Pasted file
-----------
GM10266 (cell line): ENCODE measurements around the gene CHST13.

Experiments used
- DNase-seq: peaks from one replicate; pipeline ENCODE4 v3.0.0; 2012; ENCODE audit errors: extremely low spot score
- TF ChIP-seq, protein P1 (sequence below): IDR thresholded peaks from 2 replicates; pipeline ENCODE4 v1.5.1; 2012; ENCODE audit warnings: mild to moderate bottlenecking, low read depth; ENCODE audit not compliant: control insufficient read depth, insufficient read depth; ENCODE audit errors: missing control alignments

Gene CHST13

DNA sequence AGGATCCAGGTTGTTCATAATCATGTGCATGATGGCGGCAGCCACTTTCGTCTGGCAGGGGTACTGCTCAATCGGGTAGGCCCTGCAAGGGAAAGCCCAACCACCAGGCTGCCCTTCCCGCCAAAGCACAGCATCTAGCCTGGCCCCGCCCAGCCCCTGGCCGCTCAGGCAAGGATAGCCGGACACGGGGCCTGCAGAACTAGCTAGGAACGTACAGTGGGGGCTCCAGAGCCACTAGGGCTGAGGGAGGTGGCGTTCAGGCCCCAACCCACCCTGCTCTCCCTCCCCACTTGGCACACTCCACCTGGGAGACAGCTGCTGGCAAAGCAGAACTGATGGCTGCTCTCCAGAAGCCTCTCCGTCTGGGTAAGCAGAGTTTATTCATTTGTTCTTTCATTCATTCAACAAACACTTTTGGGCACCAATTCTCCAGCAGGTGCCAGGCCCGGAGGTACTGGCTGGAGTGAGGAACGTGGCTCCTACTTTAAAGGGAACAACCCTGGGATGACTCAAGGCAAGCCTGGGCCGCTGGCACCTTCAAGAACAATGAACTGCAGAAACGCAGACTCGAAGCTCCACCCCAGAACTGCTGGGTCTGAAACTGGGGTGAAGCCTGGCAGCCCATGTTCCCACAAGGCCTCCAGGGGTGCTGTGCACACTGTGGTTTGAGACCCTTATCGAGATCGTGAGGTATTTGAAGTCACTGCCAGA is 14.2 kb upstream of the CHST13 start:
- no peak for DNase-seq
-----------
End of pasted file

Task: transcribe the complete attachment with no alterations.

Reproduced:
GM10266 (cell line): ENCODE measurements around the gene CHST13.

Experiments used
- DNase-seq: peaks from one replicate; pipeline ENCODE4 v3.0.0; 2012; ENCODE audit errors: extremely low spot score
- TF ChIP-seq, protein P1 (sequence below): IDR thresholded peaks from 2 replicates; pipeline ENCODE4 v1.5.1; 2012; ENCODE audit warnings: mild to moderate bottlenecking, low read depth; ENCODE audit not compliant: control insufficient read depth, insufficient read depth; ENCODE audit errors: missing control alignments

Gene CHST13

DNA sequence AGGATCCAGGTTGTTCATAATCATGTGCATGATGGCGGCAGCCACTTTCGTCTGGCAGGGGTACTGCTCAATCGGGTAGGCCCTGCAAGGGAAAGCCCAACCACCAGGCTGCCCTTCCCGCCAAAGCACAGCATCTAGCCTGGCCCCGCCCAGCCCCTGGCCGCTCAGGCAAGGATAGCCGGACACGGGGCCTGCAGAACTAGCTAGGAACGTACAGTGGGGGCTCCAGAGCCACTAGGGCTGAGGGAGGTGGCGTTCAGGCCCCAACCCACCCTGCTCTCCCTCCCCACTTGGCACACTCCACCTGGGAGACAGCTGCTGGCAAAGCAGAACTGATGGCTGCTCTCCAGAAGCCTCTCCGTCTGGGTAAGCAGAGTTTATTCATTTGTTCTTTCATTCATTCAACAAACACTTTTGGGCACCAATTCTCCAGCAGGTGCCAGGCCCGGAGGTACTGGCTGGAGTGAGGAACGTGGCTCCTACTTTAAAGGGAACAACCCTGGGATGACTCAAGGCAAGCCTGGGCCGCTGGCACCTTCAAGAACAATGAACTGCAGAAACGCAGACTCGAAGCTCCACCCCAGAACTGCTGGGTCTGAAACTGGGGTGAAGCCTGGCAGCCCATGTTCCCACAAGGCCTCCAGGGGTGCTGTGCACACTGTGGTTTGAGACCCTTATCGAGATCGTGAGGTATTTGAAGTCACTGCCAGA is 14.2 kb upstream of the CHST13 start:
- no peak for DNase-seq